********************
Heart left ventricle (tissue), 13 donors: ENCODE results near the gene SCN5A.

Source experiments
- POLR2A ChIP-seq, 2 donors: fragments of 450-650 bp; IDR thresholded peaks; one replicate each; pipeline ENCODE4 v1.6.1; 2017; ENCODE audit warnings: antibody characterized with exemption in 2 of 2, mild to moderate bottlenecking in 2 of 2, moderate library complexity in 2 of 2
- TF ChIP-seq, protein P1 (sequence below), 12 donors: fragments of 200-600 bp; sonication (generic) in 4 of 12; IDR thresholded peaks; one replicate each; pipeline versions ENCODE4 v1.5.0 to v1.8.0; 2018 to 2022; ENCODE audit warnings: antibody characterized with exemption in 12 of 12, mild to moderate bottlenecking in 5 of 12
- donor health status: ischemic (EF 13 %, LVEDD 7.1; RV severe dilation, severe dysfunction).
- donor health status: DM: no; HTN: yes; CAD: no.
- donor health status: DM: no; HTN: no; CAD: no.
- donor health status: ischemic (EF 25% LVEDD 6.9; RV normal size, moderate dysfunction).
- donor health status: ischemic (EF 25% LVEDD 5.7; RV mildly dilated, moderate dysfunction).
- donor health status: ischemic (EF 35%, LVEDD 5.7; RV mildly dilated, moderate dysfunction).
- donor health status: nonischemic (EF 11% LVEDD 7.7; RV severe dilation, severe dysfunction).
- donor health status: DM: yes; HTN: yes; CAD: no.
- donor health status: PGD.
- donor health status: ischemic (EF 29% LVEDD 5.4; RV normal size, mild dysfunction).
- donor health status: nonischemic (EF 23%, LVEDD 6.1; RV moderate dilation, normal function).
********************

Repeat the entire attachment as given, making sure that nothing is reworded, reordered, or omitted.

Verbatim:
Heart left ventricle (tissue), 13 donors: ENCODE results near the gene SCN5A.

Source experiments
- POLR2A ChIP-seq, 2 donors: fragments of 450-650 bp; IDR thresholded peaks; one replicate each; pipeline ENCODE4 v1.6.1; 2017; ENCODE audit warnings: antibody characterized with exemption in 2 of 2, mild to moderate bottlenecking in 2 of 2, moderate library complexity in 2 of 2
- TF ChIP-seq, protein P1 (sequence below), 12 donors: fragments of 200-600 bp; sonication (generic) in 4 of 12; IDR thresholded peaks; one replicate each; pipeline versions ENCODE4 v1.5.0 to v1.8.0; 2018 to 2022; ENCODE audit warnings: antibody characterized with exemption in 12 of 12, mild to moderate bottlenecking in 5 of 12
- donor health status: ischemic (EF 13 %, LVEDD 7.1; RV severe dilation, severe dysfunction).
- donor health status: DM: no; HTN: yes; CAD: no.
- donor health status: DM: no; HTN: no; CAD: no.
- donor health status: ischemic (EF 25% LVEDD 6.9; RV normal size, moderate dysfunction).
- donor health status: ischemic (EF 25% LVEDD 5.7; RV mildly dilated, moderate dysfunction).
- donor health status: ischemic (EF 35%, LVEDD 5.7; RV mildly dilated, moderate dysfunction).
- donor health status: nonischemic (EF 11% LVEDD 7.7; RV severe dilation, severe dysfunction).
- donor health status: DM: yes; HTN: yes; CAD: no.
- donor health status: PGD.
- donor health status: ischemic (EF 29% LVEDD 5.4; RV normal size, mild dysfunction).
- donor health status: nonischemic (EF 23%, LVEDD 6.1; RV moderate dilation, normal function).